"Jeff and I are both phenomenally competitive, but we're very different," Davidson says. "I was a bet-the-farm risk taker and I cooked that way. He was more methodical, thought-out and organized than I was. That's what made it work."

The Oklahoman supplied his sauce and rubs, which had been named "best on the planet" at the American Royal World Series of Barbecue. Stehney was tasked with adapting his approach to competition barbecue.

"With competition barbecue, you're taking meat right to the edge," Davidson says. "The perfect rib is the one you can't eat 10 minutes later. By spending all those hours fine-tuning our cooking systems at Oklahoma Joe's, Jeff figured out how to make it right, how to hold meat. And that's what makes Oklahoma Joe's so unique."

"Many people dream about building on their success in competitions and going into business," says Ardie Davis, a charter member of the Kansas City Barbeque Society. "But then they try it and discover it's a whole different animal. That's not the case with them."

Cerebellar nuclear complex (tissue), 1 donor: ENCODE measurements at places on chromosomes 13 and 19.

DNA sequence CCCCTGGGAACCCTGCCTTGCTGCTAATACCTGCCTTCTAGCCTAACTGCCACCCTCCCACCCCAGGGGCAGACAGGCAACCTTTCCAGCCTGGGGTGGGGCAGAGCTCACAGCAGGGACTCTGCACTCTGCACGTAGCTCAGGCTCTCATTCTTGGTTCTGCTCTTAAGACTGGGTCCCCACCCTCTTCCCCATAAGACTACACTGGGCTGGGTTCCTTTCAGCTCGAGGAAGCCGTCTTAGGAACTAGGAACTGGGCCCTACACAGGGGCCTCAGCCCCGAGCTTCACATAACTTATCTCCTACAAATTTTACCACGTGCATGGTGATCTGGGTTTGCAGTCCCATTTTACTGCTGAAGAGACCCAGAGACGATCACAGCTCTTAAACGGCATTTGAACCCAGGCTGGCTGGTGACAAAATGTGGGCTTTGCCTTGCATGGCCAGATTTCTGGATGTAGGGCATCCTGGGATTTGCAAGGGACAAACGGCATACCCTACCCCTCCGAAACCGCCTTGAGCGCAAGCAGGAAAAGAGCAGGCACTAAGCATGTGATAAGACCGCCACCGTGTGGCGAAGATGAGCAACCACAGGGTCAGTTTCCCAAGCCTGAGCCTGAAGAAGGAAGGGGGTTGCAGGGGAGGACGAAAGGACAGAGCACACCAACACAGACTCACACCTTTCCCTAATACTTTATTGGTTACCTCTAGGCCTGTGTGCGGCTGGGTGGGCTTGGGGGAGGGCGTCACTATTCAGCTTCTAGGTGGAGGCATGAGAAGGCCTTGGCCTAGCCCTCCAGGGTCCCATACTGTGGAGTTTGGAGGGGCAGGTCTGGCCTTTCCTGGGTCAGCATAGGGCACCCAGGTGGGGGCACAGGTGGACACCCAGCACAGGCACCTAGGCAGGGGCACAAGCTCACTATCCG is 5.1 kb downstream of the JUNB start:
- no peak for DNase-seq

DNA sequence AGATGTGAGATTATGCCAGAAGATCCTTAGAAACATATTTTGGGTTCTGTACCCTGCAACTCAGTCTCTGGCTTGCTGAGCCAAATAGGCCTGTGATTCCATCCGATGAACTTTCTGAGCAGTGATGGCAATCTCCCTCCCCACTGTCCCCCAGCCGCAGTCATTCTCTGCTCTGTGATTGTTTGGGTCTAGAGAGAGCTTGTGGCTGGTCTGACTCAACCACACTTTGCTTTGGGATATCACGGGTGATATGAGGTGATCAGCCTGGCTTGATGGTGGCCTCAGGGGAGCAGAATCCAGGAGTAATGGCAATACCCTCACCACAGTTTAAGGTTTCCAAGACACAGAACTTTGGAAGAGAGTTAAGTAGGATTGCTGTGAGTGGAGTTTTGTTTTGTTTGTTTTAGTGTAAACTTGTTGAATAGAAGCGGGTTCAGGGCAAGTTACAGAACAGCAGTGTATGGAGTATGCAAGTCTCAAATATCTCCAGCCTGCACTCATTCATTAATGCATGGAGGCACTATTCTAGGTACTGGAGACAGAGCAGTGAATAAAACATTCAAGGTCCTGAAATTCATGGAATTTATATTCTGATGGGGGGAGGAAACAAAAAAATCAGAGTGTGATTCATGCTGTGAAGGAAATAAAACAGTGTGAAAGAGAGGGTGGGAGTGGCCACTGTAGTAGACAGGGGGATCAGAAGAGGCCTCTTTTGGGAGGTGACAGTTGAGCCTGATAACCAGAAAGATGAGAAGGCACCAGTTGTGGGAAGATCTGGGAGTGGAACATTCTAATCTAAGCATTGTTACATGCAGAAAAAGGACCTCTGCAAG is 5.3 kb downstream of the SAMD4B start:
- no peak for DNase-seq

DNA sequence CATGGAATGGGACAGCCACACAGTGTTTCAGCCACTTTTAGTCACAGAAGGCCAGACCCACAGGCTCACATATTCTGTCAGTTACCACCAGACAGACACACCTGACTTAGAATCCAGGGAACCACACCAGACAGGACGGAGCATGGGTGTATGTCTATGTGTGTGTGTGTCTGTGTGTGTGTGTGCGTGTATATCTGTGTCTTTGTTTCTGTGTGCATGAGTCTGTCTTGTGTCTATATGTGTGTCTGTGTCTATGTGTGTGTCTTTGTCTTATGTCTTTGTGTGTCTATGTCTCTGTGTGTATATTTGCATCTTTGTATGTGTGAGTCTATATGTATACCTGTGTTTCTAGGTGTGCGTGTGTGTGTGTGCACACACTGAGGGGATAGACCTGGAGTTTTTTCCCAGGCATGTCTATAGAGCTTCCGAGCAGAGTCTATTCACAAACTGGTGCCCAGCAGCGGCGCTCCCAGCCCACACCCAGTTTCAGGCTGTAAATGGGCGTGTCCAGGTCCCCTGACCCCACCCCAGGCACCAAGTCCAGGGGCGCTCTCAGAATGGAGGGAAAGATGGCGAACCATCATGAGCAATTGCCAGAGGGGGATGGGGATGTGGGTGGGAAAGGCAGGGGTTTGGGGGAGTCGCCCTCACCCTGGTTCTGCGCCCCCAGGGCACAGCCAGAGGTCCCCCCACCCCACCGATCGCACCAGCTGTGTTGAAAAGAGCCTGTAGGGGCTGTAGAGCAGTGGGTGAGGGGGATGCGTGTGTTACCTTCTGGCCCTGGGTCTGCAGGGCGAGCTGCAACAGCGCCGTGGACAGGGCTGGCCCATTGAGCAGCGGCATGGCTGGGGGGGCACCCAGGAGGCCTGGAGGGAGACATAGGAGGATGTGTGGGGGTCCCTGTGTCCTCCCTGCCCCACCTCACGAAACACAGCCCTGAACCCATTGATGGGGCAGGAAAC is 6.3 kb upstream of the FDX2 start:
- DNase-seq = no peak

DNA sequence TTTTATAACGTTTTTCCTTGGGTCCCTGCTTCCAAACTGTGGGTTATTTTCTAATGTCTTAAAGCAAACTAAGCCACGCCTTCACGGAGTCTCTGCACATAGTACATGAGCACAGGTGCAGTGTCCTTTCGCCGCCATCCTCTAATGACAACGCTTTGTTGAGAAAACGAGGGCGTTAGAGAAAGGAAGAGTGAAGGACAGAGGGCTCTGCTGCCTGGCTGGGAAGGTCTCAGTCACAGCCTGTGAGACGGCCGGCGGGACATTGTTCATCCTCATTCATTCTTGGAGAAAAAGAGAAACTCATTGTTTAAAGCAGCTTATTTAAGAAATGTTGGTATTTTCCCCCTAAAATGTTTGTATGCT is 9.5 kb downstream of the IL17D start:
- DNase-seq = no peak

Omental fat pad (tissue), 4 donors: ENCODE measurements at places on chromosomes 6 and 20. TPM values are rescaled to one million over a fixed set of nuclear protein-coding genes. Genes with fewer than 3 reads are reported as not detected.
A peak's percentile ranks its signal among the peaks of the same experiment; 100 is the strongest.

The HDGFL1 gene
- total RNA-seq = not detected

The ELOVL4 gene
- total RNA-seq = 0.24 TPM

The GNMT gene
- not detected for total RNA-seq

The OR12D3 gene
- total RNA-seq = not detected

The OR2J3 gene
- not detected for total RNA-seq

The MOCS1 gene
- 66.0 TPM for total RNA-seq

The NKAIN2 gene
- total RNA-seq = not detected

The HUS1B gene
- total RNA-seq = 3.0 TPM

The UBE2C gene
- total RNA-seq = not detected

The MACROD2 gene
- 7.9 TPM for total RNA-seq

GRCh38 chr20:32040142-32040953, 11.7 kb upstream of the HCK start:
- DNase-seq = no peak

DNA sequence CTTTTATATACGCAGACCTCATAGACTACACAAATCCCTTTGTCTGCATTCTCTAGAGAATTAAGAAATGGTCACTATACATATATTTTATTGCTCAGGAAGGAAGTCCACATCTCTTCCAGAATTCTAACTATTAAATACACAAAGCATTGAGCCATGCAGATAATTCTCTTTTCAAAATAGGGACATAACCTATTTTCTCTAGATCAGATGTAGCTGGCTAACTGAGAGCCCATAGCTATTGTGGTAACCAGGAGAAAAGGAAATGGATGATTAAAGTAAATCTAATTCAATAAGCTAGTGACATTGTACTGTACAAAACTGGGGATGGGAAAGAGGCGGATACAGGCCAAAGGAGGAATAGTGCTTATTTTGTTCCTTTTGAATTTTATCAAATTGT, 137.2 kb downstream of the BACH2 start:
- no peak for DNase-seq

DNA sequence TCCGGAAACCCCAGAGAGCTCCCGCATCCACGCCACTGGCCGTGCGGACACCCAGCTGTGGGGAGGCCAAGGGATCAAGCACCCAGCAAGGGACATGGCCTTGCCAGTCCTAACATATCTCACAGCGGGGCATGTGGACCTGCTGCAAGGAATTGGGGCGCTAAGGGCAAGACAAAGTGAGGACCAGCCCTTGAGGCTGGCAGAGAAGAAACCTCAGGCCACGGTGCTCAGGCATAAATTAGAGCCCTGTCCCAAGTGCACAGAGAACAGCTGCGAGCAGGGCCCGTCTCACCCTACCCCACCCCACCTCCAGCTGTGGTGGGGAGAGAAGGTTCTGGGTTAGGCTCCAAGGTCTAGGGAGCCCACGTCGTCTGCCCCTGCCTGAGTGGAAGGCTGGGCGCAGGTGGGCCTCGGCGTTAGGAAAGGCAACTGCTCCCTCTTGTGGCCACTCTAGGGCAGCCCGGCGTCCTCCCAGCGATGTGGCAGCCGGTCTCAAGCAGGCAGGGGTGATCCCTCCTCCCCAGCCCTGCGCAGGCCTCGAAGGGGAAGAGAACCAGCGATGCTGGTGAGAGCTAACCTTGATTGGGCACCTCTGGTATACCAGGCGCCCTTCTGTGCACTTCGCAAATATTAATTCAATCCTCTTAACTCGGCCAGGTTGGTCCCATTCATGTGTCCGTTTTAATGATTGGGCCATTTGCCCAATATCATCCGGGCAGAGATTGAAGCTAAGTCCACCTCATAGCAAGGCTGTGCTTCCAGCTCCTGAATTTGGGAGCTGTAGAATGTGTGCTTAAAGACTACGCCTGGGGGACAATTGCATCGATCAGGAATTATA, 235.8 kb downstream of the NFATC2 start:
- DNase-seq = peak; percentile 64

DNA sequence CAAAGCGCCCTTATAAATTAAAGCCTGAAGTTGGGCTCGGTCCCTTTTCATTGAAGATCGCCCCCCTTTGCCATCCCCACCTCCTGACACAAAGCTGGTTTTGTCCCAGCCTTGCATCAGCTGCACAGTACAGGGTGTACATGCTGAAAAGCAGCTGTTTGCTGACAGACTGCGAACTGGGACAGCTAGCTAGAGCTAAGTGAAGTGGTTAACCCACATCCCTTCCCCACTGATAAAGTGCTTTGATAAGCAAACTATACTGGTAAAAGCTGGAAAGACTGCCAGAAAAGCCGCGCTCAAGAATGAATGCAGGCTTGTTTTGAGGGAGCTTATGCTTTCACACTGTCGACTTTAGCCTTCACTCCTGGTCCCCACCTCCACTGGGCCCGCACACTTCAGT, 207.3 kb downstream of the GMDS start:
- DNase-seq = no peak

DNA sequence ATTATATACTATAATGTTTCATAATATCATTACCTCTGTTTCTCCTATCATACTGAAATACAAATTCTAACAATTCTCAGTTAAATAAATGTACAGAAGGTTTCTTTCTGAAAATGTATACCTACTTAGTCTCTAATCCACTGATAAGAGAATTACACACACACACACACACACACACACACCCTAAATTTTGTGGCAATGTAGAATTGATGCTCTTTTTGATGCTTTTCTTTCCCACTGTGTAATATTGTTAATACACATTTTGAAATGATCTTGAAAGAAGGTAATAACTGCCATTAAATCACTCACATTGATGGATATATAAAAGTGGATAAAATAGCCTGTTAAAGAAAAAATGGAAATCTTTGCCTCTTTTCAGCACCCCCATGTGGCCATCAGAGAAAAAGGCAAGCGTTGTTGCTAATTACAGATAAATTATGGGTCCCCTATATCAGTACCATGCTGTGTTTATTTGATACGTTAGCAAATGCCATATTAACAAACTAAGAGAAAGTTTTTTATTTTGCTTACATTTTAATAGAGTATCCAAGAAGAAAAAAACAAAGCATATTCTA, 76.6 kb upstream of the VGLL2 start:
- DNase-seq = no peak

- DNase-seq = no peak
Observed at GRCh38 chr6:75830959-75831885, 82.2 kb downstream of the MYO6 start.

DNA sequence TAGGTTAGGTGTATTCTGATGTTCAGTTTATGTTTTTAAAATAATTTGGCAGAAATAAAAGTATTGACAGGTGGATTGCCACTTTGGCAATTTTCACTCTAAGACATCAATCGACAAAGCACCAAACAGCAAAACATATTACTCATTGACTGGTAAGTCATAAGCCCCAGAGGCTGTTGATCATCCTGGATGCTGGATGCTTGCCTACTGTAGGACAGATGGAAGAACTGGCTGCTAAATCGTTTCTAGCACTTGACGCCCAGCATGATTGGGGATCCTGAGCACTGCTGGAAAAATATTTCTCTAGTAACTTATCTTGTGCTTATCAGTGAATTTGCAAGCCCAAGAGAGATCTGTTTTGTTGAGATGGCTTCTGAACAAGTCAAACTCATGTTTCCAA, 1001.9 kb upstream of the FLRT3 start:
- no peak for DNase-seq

Stehney, eager to spend less time commuting between Roeland Park and Stillwater, urged Davidson to open a second restaurant, and by August 1996 the Mission Road location was up and running. Joy left her job with the Black-eyed Pea restaurant franchise to run the business alongside Jeff. She was a constant behind the counter while Stehney handled the smoker.

When Davidson sold his smoker company in the spring of 1998 to New Braunfels, he also granted the subsidiary of Char-Broil the retail rights to sell his sauces and rubs under that name. He retained the Oklahoma Joe's Barbecue and Catering business. With Davidson headed to Texas to work for New Braunfels, the duo decided to close the now-pitmasterless Stillwater location. Stehney then bought Davidson out of the KCK restaurant and was granted a sub-license for the name.